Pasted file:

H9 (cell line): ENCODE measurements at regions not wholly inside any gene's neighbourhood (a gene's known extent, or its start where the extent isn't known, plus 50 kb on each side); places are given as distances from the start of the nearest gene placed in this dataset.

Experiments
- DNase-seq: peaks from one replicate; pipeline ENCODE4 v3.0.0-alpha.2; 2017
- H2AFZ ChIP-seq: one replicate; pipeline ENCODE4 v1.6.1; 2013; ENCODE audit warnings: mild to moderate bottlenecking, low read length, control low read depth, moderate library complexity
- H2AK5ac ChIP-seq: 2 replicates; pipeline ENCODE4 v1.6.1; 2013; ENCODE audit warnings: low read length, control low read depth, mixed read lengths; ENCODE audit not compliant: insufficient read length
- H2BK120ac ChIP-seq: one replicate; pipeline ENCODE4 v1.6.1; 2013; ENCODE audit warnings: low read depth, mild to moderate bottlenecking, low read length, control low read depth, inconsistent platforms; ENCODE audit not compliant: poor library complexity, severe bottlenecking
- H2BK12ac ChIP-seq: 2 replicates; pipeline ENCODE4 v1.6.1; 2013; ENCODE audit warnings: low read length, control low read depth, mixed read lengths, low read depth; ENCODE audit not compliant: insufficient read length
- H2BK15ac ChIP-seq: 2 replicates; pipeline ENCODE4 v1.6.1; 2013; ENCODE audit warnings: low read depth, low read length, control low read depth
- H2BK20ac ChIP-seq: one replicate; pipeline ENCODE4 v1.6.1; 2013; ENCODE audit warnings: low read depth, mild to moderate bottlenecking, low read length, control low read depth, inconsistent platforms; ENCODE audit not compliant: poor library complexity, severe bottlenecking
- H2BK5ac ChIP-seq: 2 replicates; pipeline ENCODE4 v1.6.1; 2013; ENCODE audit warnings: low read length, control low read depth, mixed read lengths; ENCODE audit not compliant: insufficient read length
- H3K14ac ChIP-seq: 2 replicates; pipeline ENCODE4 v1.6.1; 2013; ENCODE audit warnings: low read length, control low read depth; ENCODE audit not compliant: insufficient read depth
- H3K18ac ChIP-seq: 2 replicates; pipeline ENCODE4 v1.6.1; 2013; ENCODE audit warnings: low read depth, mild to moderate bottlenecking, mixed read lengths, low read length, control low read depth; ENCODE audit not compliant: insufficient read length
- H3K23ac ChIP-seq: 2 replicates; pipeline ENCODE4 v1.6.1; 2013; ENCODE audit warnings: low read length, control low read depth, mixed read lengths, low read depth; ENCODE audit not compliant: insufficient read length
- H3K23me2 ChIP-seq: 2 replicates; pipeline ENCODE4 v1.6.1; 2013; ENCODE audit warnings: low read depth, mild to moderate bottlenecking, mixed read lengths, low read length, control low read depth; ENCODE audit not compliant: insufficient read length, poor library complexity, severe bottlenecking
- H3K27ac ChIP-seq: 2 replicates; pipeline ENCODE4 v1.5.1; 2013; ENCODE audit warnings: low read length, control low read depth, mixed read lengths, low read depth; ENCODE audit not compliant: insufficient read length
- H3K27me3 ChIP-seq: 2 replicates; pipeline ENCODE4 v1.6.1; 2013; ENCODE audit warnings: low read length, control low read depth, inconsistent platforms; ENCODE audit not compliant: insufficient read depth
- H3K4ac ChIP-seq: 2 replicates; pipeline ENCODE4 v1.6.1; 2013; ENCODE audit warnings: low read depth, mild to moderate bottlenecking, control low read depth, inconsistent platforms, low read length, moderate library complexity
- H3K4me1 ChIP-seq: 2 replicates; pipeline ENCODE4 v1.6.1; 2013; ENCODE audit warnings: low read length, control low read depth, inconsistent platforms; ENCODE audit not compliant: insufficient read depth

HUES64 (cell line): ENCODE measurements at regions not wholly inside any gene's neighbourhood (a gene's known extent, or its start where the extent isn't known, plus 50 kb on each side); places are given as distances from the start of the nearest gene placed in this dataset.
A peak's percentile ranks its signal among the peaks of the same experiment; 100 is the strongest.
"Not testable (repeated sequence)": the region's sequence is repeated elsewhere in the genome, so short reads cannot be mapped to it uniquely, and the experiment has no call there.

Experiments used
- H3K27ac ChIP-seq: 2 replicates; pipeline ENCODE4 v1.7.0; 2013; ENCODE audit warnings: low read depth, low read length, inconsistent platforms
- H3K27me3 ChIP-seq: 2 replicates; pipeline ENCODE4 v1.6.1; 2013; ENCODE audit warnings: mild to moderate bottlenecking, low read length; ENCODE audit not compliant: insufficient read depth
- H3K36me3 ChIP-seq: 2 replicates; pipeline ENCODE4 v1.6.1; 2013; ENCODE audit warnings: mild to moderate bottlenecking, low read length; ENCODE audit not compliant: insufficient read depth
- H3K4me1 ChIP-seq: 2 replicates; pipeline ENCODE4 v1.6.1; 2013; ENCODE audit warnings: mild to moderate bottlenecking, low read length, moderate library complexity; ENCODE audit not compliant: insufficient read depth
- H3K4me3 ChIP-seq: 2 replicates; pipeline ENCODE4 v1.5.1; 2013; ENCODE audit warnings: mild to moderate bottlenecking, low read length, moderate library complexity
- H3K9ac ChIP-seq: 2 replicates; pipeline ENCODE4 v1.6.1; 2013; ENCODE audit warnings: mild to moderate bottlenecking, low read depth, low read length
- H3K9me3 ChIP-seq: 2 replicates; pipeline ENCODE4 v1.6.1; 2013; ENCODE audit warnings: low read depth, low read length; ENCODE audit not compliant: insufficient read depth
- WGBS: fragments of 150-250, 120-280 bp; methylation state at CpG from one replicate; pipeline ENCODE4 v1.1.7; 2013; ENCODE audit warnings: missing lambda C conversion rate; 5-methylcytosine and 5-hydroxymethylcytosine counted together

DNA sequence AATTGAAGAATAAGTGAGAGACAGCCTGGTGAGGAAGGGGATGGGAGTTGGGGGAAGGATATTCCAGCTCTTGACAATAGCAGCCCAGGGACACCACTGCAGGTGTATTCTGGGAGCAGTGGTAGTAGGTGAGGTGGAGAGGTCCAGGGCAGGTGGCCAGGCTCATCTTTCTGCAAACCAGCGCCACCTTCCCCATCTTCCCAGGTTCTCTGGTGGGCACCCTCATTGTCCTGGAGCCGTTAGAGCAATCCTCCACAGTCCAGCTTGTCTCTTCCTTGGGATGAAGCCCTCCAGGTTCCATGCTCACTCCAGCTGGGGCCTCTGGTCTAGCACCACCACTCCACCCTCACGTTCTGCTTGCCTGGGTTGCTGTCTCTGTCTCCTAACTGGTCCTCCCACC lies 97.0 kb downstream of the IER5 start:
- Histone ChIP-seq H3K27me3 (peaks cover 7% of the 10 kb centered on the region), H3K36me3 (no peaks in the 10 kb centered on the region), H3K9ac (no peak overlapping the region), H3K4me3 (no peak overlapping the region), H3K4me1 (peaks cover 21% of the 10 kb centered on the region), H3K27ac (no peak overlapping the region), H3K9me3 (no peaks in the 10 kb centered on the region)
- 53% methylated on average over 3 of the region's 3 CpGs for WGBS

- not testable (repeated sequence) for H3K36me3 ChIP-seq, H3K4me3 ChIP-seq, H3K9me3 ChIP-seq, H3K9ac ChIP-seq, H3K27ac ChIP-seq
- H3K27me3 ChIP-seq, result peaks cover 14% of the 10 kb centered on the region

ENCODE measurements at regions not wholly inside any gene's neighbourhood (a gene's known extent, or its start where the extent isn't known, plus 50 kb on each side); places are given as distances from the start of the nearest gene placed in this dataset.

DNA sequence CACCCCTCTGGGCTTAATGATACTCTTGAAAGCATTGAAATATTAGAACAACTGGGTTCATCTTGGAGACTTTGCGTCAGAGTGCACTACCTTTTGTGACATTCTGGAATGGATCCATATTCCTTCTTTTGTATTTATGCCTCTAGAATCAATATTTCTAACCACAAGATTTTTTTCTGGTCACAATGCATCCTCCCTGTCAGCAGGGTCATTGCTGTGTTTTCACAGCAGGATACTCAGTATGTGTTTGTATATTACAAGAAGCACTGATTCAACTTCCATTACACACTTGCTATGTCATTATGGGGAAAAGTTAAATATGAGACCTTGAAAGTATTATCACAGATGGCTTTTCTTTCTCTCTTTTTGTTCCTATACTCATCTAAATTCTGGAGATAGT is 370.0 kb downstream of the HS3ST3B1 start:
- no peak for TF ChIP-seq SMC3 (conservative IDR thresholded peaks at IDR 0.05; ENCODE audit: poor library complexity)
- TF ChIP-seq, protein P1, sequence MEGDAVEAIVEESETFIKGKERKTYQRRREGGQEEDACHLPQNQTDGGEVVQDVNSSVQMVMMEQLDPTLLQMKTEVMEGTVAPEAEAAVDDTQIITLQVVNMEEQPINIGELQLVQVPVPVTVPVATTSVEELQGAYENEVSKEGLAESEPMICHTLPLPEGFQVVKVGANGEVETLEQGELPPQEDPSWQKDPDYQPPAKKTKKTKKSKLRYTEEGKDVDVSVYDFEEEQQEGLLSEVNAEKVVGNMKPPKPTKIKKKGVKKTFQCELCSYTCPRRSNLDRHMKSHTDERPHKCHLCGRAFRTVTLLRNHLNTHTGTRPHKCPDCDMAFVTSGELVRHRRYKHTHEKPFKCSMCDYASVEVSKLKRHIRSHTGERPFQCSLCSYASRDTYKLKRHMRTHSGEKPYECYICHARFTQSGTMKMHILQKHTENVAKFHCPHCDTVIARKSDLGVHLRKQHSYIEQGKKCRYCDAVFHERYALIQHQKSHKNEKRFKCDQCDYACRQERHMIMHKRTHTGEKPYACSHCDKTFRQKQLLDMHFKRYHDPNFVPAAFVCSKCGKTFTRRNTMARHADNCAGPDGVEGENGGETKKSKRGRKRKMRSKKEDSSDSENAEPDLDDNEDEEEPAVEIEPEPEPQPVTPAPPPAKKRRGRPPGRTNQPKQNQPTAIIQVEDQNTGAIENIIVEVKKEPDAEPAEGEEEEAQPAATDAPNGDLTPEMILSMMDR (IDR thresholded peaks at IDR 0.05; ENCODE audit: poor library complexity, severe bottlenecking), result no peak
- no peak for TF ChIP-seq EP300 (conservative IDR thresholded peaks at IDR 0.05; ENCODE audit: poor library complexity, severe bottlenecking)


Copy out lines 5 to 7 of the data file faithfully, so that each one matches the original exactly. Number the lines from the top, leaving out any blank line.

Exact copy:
- H2AK5ac ChIP-seq: 2 replicates; pipeline ENCODE4 v1.6.1; 2013; ENCODE audit warnings: low read length, control low read depth, mixed read lengths; ENCODE audit not compliant: insufficient read length
- H2BK120ac ChIP-seq: one replicate; pipeline ENCODE4 v1.6.1; 2013; ENCODE audit warnings: low read depth, mild to moderate bottlenecking, low read length, control low read depth, inconsistent platforms; ENCODE audit not compliant: poor library complexity, severe bottlenecking
- H2BK12ac ChIP-seq: 2 replicates; pipeline ENCODE4 v1.6.1; 2013; ENCODE audit warnings: low read length, control low read depth, mixed read lengths, low read depth; ENCODE audit not compliant: insufficient read length